Barnsbury man launches anti-smoking film competition to keep wife’s memory alive

PUBLISHED: 07:00 15 July 2011

Deborah Hutton

Deborah Hutton


»A photographer launched a hugely successful anti-smoking film-making competition for teenagers in memory of his wife.

Teenage smoking facts

- According to Action on Smoking and Health UK, one in seven 15-year-olds regularly smoke

- Two out of every three smokers begin the habit before the age of 18.

- In 2009, total of 15 per cent of 15-year-olds smoked

- Every day about 450 young people reportedly start smoking

- Smoking still causes more than 80,000 deaths every year

- The annual cost to the NHS from smoking-related diseases is £2.7 billion

Charlie Stebbings, along with family and friends, set up The Deborah Hutton Campaign in Barnsbury Square, Barnsbury, which is named after his partner. It is the sixth anniversary of her death from lung cancer tomorrow.

Her loved ones created the charity and set up a contest called Cut Films which encouraged young people to produce short two-minute clips urging others not to have cigarettes.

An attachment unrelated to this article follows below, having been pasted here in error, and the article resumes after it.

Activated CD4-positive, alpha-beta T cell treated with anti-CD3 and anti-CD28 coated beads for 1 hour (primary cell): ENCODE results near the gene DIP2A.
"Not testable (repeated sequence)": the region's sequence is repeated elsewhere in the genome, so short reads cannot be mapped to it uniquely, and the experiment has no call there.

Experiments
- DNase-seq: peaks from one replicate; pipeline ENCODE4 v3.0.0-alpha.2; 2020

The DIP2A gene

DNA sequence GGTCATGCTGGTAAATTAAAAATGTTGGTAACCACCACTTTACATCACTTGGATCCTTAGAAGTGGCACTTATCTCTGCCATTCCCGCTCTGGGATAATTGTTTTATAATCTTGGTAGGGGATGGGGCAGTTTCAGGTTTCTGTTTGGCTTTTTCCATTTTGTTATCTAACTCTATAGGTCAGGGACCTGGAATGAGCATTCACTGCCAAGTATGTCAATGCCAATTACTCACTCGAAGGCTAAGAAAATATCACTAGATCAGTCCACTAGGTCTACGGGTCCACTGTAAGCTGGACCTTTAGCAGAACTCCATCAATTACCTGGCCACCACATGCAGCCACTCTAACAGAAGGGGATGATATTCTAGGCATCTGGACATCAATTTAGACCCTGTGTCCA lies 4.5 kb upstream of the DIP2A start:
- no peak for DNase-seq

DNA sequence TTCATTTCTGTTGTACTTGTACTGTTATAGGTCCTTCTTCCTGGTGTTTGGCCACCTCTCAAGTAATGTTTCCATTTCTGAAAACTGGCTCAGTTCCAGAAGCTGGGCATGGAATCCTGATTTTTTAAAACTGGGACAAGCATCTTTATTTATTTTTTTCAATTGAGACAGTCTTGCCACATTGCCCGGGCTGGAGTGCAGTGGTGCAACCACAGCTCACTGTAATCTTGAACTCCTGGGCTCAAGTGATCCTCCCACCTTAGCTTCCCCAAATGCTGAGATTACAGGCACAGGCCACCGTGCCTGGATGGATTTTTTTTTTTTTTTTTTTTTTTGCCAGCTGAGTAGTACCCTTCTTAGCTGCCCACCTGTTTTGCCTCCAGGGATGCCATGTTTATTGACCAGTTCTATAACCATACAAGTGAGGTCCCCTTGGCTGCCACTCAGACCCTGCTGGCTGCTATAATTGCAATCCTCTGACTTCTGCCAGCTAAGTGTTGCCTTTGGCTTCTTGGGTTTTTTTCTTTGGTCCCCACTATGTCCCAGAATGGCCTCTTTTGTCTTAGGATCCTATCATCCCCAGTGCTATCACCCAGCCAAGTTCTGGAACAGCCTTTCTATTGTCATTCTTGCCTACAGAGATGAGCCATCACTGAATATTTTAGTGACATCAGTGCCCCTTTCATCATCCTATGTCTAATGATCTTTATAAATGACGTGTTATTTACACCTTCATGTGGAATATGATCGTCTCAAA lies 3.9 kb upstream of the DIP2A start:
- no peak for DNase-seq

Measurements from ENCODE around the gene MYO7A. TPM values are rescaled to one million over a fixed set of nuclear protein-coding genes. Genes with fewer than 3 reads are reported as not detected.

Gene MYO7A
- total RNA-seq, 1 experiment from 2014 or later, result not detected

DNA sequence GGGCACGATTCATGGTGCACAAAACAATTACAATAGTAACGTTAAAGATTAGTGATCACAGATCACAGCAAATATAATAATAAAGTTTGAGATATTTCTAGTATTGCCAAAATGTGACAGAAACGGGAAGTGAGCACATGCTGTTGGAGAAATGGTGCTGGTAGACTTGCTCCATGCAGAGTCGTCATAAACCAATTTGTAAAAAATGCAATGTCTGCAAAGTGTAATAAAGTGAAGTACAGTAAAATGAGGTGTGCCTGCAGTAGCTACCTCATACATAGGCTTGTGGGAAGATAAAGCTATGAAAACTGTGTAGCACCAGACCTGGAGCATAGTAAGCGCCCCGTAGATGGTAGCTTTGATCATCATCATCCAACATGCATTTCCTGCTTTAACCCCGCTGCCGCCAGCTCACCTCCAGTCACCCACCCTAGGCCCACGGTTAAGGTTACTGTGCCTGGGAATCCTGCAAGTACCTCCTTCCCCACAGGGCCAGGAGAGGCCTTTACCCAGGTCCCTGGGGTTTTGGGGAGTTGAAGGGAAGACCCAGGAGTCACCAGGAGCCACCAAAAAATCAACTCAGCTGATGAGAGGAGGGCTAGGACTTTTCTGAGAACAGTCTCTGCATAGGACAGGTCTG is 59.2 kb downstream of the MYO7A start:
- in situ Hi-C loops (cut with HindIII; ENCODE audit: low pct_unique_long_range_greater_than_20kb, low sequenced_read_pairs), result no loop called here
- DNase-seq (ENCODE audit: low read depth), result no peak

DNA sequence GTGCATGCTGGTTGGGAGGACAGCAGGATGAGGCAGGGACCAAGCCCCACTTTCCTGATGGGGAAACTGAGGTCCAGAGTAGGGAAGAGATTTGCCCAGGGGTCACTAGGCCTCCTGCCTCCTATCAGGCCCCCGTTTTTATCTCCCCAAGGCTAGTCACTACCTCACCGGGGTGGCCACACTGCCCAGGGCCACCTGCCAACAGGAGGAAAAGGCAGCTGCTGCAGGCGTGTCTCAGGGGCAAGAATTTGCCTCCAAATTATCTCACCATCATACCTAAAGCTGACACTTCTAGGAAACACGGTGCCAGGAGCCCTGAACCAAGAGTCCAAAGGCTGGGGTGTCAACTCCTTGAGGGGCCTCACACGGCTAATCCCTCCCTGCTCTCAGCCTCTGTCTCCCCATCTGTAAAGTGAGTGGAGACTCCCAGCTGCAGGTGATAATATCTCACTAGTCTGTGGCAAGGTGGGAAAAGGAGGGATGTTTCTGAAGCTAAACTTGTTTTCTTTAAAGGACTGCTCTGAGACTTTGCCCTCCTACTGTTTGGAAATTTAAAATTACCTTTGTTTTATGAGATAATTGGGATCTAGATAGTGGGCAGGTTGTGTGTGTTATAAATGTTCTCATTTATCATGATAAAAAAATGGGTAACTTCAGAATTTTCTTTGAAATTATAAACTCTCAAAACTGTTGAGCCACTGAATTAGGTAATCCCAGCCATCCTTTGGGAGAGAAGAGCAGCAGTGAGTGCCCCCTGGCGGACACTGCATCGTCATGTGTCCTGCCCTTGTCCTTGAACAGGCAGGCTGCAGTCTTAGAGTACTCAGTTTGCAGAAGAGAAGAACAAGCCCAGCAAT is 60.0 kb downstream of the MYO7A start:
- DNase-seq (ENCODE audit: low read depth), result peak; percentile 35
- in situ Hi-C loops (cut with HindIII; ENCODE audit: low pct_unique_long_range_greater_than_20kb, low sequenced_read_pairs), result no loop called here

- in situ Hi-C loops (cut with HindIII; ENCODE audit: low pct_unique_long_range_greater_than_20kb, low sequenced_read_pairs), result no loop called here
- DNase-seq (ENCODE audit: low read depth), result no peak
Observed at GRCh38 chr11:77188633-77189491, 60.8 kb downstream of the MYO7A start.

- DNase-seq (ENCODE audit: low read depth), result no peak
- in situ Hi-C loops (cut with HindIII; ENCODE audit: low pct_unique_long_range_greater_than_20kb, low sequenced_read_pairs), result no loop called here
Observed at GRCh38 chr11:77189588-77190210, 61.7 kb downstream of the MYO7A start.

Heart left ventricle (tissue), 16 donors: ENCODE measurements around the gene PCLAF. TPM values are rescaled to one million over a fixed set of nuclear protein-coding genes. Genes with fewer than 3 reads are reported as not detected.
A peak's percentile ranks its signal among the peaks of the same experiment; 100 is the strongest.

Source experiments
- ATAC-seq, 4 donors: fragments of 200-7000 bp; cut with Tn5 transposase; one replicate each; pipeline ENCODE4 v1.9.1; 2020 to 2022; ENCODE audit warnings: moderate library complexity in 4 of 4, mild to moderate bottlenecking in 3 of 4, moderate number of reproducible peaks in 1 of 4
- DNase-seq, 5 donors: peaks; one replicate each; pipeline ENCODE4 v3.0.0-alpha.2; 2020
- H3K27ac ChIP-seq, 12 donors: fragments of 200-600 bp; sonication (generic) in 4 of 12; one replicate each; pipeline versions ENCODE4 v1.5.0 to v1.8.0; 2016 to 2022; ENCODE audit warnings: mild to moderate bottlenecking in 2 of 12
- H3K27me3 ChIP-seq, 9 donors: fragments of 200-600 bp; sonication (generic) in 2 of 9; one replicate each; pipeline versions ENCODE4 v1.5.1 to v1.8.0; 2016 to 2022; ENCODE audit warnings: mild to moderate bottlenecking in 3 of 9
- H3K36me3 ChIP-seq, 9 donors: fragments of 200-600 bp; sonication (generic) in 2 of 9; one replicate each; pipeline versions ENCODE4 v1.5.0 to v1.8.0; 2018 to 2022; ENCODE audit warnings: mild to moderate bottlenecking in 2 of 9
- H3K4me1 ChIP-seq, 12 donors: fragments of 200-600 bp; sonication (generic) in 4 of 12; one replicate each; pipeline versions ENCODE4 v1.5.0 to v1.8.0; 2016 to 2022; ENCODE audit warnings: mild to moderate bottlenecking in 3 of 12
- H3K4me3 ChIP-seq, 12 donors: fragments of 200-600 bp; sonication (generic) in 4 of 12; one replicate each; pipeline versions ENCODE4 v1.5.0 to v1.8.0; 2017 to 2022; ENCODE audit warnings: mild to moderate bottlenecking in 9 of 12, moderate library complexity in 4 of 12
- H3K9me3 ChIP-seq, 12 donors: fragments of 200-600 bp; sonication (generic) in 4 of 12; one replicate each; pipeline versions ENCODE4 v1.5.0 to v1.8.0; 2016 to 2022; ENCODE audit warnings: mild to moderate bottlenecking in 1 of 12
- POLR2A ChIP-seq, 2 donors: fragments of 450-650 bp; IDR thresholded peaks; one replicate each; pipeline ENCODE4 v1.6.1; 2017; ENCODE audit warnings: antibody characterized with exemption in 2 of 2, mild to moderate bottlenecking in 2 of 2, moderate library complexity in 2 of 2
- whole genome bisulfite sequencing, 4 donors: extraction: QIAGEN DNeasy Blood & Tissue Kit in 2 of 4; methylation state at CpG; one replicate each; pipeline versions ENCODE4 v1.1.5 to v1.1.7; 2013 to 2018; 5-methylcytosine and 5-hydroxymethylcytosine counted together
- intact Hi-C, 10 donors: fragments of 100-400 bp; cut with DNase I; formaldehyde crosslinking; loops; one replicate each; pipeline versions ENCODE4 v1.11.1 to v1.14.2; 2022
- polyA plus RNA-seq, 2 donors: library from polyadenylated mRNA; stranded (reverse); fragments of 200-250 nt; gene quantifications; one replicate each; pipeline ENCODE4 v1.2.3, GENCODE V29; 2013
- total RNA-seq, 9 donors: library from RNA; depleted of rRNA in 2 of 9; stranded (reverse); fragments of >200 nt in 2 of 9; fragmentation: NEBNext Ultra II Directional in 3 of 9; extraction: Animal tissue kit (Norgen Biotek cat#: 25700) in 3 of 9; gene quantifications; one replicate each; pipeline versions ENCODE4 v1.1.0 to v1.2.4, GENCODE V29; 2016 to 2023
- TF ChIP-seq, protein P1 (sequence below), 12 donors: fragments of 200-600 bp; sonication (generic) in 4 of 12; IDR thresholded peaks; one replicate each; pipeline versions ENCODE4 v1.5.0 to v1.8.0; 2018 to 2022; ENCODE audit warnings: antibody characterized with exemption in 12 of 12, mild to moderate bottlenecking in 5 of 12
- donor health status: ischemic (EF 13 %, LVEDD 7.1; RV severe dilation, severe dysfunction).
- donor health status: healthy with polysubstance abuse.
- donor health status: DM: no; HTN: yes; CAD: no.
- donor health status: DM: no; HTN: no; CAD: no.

Nearly 80 schools and youth groups took part and the productions were uploaded to YouTube, where they have gained 30,000 views.

Mr Stebbings, a resident in the borough for 25 years who now lives in Highbury Fields, said: “Through this film competition we are trying to address a particular problem by getting teenagers talking to each other in their own language about why not to smoke rather than grown ups talking to children.”

Mrs Hutton, a successful health journalist who worked 25 years for Vogue, only smoked between the age of 16 and 26 but it is believed to have caused her condition.

In her final seven months after being diagnosed in November 2004, Mrs Hutton continued writing articles about her illness and began campaigning to increase funding for research into lung cancer and to stop teenage girls from taking up the habit.

Mr Stebbings, a photography and film advertising director who runs Steam Media in Barnsbury Square, Barnsbury, said: “We wanted to do something in her name. She left one wish which was to do a little kindness in her name. She told me this shortly before she died.

“We wanted to continue her legacy persuading young people not to smoke.

He continued: “It was extraordinary that she found the strength to do so much in her final stages and still be a wonderful mother. She was a formidable person.”

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